Benimadhab Boys’ School : Mahitosh Gayen

Maltibala, Maltibala,I will go to you. Malatibala,will I ever get back to you, Malatibala,who are you with now? Like before,do you dream of me anymore? Maltibala,Maltibala,your color is black Secret love was secret, light in the mind, How much did you give me after seeing the shop? At that time I understood the irritability ofContinue reading “Benimadhab Boys’ School : Mahitosh Gayen”

GOD: Ancient Aliens or a myth? SHUBHANKAR SINGHA

About Author Shubhankar Singha was born on 2nd June 1992, son of Mrs. Bharati Singha and Mr. Siddhartha Singha from Kolkata, India. Though he is a Marine engineer by qualification but started his professional life as an illustrator and a magazine cover designer at the age of 8 and his painting was published in AnandaContinue reading “GOD: Ancient Aliens or a myth? SHUBHANKAR SINGHA”

Why is it so tough for some to exorcise the ghosts of their romantic pasts?

Lauren Howe, Stanford University A friend once grumbled that, given the choice, she’d rather see her ex miserable than herself happy. Few things in life are as traumatic as the end of a long-term, romantic relationship. Nonetheless, many people are able to eventually recover and move on relatively unscathed. Others, like my friend, aren’t soContinue reading “Why is it so tough for some to exorcise the ghosts of their romantic pasts?”

Should we scoff at the idea of love at first sight?

James Kuzner, Brown University For a lecture course I teach at Brown University called “Love Stories,” we begin at the beginning, with love at first sight. To its detractors, love at first sight must be an illusion – the wrong term for what is simply infatuation, or a way to sugarcoat lust. Buy into it,Continue reading “Should we scoff at the idea of love at first sight?”

Watching children learn how to lie

Gail Heyman, University of California San Diego For the liar, telling a lie has obvious costs. Keeping track of the lies one tells and trying to maintain the plausibility of a fictional narrative as real-world events intrude is mentally taxing. The fear of getting caught is a constant source of anxiety, and when it happens,Continue reading “Watching children learn how to lie”

The lies we tell on dating apps to find love

David Markowitz, University of Oregon Nearly one-fourth of young adults are looking for love through dating websites or apps. This relatively new form of courtship can give you access to a large pool of potential partners. It also presents a unique set of challenges. For example, you’ve probably heard about – or have personally experiencedContinue reading “The lies we tell on dating apps to find love”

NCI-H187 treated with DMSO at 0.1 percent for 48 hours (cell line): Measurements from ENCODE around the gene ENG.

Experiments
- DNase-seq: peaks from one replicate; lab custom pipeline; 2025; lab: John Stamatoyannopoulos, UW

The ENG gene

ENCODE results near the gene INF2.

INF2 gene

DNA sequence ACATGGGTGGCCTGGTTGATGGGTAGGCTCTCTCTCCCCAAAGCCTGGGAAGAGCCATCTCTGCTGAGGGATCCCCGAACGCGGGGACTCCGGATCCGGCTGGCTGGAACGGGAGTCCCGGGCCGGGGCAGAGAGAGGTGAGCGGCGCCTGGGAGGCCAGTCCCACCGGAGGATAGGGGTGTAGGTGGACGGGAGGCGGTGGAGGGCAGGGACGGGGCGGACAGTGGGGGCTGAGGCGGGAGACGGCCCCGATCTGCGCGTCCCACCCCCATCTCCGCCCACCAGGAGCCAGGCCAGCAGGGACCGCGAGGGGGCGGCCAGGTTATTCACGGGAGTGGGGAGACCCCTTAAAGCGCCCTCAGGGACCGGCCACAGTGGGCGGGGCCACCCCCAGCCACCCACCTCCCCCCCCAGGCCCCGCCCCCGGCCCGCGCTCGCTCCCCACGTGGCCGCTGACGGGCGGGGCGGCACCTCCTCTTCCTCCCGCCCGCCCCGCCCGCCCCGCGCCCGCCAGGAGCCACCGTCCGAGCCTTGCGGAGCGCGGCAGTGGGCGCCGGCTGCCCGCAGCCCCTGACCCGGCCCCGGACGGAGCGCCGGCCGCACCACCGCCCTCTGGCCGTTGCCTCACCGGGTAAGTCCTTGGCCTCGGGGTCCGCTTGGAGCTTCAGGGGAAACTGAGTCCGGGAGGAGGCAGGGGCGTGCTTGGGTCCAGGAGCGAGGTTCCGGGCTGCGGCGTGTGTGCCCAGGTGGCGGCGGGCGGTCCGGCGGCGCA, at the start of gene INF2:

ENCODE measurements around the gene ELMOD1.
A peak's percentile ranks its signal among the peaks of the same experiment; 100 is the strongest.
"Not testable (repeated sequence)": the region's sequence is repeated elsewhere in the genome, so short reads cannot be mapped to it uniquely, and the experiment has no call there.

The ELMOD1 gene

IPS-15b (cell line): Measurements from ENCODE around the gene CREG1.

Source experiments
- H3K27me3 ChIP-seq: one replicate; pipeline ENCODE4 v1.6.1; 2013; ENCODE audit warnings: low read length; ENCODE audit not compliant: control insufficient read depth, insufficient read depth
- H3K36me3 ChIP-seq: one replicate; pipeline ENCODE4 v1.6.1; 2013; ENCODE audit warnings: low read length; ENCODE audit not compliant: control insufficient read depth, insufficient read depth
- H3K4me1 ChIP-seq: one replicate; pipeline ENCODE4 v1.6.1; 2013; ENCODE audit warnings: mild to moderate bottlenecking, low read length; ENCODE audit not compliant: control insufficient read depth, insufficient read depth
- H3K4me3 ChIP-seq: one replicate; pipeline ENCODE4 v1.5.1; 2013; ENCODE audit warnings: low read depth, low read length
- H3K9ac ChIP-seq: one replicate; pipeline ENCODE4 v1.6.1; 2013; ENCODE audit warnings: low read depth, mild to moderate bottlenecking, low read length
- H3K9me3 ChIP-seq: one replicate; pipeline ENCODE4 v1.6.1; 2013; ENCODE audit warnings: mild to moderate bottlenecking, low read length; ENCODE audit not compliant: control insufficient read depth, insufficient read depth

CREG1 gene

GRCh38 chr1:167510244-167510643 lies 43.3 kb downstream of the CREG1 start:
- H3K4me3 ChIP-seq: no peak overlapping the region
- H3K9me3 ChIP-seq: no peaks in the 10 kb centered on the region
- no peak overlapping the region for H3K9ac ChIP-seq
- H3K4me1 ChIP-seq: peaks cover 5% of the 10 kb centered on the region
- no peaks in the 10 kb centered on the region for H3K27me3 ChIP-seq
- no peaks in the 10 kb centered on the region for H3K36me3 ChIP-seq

Dating over Zoom? Don’t be surprised if those online sparks fizzle in person

Sheril Kirshenbaum, Michigan State University For those dipping their toes into the dating pool during stay-at-home orders, it’s been like swimming in a version of Netflix’s reality series “Love is Blind.” In the show, contestants must get engaged before ever actually meeting one another in person. And while a lockdown engagement might be a bitContinue reading “Dating over Zoom? Don’t be surprised if those online sparks fizzle in person”

How to have an all-renewable electric grid

David Timmons, University of Massachusetts Boston The main solution to climate change is well known – stop burning fossil fuels. How to do this is more complicated, but as a scholar who does energy modeling, I and others see the outlines of a post-fossil-fuel future: We make electricity with renewable sources and electrify almost everything.Continue reading “How to have an all-renewable electric grid”

In praise of the printed book: the value of concentration in the digital age

Nathan Hollier, Monash University There is an old saying that anxiety is the enemy of concentration. One of the best pieces of sports journalism I ever read was by Gene Tunney, world heavyweight champion of the 1920s, writing about how reading books helped him stay calm and focused in the lead-up to his most famousContinue reading “In praise of the printed book: the value of concentration in the digital age”

A beginner’s guide to reading and enjoying poetry

Andrew McMillan, Manchester Metropolitan University One of the things you get asked most when people find out that you’re a poet is whether you can recommend something that could be read at an upcoming wedding, or if you know something that might be suitable for a funeral. For most people, these occasions – as wellContinue reading “A beginner’s guide to reading and enjoying poetry”

Five coming-of-age novels where class and love collide

Kelly Beestone, University of Nottingham Young Adult Fiction (YA) picks apart first experiences, good and bad. They are often stories about the psychological and moral growth of a protagonist, which balance romance with social issues such as gender, race and class. Although marketed to an older audience, Sally Rooney’s 2018 novel Normal People shares manyContinue reading “Five coming-of-age novels where class and love collide”

eReaders aren’t destroying reading – they’re just changing it